In The Blink Of An Eye

While delving around in the literature on the Brain–Computer Interface (BCI), I tripped over a paper from last year on the Human–Computer Interface (HCI). Initially, I missed the differentiation indicated by change in name of the interface.

The BCI responds to electrical signals sensed through the scalp. The more the merrier, as the need is to pinpoint brain activity. The equipment is complex and expensive, although prices would fall if we all had one. The HCI responds to electrical signals measured by five facial electrodes and responds to eye movement. Costs are a factor of ten lower, but in the current research of Usakil et al (1), the signals are used to work a virtual keyboard. Of course, any other system of icons could be used.

The interest for both the BCI and HCI work is to help people with major motion and speech problems. A question that came to mind was would the advances be faster if the computer gaming industry picked up on the possibilities? Their deep pockets and numbers of engineers could make a huge difference. Extra fast inputs to game control that would give our overworked thumbs a rest would be very welcome.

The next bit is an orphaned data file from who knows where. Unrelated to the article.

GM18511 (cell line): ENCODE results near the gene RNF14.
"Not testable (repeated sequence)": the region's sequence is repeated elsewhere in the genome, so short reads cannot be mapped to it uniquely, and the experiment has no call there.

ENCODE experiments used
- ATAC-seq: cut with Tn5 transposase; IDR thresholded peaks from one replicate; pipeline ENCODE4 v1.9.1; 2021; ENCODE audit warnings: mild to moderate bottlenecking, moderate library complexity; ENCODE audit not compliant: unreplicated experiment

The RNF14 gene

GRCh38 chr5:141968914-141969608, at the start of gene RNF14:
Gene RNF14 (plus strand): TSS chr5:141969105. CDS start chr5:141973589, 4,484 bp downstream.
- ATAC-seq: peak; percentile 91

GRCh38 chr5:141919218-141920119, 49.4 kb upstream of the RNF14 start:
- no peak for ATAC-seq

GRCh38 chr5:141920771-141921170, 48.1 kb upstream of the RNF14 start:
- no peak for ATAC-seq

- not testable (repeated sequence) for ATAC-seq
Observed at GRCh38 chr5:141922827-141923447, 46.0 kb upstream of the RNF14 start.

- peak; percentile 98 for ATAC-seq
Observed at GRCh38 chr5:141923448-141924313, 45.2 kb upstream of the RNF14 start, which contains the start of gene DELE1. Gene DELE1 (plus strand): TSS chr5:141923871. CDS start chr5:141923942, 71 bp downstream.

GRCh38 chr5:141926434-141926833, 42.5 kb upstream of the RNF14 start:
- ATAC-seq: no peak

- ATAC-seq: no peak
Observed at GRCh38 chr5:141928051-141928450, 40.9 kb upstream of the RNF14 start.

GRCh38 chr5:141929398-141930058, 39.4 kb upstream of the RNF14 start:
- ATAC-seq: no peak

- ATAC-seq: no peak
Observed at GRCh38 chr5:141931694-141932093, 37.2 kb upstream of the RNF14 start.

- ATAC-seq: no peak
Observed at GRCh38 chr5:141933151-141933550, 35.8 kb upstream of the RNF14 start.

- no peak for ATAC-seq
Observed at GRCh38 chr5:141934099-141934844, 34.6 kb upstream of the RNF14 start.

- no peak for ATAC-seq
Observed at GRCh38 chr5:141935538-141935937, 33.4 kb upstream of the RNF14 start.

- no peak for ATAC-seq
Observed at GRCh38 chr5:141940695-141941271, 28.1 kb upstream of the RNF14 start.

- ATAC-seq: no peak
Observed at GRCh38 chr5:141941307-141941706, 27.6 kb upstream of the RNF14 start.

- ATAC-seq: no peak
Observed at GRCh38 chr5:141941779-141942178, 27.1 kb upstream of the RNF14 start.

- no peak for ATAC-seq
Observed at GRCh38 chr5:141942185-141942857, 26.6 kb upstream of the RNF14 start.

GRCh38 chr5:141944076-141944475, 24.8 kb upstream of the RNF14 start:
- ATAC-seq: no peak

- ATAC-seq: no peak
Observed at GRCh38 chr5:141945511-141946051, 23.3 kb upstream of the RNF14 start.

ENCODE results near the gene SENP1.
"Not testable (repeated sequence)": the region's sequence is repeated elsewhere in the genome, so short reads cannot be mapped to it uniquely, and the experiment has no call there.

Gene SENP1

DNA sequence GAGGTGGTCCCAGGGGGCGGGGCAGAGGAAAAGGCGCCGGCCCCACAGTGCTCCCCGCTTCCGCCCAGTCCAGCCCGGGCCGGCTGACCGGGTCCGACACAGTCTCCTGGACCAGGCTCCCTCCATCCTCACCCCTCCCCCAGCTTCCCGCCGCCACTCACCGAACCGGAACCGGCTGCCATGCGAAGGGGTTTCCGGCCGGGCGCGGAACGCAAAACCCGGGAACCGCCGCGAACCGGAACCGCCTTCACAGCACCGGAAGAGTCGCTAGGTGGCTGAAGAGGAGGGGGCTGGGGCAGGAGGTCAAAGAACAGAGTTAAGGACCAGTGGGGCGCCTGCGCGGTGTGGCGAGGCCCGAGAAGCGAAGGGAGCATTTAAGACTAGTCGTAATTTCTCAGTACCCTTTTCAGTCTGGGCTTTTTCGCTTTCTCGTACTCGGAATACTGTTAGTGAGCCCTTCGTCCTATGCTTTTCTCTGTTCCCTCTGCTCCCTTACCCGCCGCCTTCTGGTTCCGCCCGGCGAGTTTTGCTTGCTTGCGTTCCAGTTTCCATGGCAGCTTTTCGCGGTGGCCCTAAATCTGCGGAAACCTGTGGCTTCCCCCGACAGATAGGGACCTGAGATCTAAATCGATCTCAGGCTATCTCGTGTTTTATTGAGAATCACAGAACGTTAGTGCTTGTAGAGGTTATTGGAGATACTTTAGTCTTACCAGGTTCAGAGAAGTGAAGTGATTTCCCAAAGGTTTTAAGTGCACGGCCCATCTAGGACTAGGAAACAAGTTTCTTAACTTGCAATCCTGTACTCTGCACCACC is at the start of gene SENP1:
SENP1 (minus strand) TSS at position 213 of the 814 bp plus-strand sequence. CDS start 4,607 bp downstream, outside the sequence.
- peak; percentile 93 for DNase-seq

The standard games controller looks so last century to me. The more active inputs where you hold a bat or dance around are much more this century. The thought that you could just give knowing glances and winks to your computer to make it do what you want sounds fun to me.


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